You’ll normally find that the cheaper models on the marketplace have been made out of plastic, too. Meanwhile, if a dedicated pair of hockey inline skates is more to your taste, it’s likely that the materials used will stay true to those used in ice skates, with nylon and leather the norm.

The higher-end inline skates on the market have had frames which were cut from one block of aluminum alloy, as they form the strongest skates which can withstand the most pressure.

If you’re on the lookout to buy some specialist speed skates, you’ll want the materials which have been used to design the product to be lightweight, as this will ensure that you don’t experience any lag that’ll slow you down during a race. Unfortunately, and rather unsurprisingly, the most desirable materials – including fiberglass – come at a price. If you see that an aluminum alloy has also been used to construct the shell, this’ll give you peace of mind that it’s a resilient piece of kit.

The higher-end inline skates on the market have had frames which were cut from one block of aluminum alloy, as they form the strongest skates which can withstand the most pressure.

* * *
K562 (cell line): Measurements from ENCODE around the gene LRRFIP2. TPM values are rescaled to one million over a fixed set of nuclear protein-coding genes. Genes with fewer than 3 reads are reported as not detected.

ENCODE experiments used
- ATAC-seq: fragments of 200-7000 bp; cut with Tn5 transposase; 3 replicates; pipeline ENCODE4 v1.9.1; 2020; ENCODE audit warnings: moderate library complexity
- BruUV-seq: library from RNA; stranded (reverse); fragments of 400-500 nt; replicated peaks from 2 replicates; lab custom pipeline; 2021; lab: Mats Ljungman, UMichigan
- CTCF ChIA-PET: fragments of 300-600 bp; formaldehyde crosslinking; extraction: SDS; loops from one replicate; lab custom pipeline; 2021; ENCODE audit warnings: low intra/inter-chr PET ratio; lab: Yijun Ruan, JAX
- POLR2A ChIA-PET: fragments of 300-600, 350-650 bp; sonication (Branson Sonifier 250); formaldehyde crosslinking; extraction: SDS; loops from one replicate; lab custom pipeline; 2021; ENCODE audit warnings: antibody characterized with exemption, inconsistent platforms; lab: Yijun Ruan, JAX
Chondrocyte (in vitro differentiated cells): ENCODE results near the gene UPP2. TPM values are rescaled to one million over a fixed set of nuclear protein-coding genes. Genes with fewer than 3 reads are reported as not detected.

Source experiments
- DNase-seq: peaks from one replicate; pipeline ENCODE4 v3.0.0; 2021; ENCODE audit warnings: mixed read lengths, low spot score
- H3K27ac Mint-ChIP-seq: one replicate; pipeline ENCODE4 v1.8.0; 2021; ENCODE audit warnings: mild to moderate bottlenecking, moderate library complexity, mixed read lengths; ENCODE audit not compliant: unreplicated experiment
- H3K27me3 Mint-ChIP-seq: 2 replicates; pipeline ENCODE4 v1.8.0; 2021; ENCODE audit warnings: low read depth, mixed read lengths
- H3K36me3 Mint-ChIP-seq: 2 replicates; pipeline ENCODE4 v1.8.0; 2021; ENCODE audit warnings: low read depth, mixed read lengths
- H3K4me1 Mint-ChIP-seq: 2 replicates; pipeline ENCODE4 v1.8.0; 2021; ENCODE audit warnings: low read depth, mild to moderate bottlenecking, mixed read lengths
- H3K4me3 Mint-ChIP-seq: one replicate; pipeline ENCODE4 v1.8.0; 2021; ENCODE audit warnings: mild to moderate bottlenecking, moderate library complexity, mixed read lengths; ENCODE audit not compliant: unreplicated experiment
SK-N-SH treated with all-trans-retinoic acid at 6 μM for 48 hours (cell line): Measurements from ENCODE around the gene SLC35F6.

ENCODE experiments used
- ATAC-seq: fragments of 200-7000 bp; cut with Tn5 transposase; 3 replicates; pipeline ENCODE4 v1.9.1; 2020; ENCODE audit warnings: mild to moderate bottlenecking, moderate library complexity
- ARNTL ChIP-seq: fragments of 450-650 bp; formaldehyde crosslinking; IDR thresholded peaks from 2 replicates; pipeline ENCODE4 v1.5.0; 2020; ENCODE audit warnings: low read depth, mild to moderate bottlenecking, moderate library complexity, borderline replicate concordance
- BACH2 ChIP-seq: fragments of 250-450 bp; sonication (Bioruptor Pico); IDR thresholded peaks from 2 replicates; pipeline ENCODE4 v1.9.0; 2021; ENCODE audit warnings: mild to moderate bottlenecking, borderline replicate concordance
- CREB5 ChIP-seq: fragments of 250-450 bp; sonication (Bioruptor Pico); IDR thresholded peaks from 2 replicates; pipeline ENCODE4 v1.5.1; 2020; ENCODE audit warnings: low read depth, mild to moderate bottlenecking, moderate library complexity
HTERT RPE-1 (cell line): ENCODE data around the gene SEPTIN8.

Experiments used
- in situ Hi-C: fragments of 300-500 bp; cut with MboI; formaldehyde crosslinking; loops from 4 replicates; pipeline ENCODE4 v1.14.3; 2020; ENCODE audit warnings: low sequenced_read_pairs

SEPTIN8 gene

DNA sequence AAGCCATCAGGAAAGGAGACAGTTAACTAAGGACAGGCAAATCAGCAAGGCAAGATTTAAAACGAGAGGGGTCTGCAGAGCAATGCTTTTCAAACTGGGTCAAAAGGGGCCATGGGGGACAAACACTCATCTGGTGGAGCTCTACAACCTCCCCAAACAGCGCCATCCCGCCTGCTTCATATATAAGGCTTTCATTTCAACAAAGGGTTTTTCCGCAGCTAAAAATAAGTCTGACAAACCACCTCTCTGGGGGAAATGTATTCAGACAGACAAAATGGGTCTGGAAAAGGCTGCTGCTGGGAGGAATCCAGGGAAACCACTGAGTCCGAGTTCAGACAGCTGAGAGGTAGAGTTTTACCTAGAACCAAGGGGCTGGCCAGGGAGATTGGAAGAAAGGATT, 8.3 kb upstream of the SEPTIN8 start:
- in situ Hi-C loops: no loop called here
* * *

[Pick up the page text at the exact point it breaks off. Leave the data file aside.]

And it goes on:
The other thing you need to consider is the color and design of the skates you end up going for. Ideally, they should reflect your personality – and when it comes to urban pairs in particular, you’ll normally find some vivid creations which will work wonders in helping you to stand out from the crowd.

Does it have an ankle buckle?

7-inline-skates-buying-guide-ankle-buckleWhen you’re starting out in the big, bad world of skating – it’s likely that you’re going to feel a little uneasy. Balance might be a problem, and your muscles may need a little refining before you’re fully accustomed to the experience of using inline skates.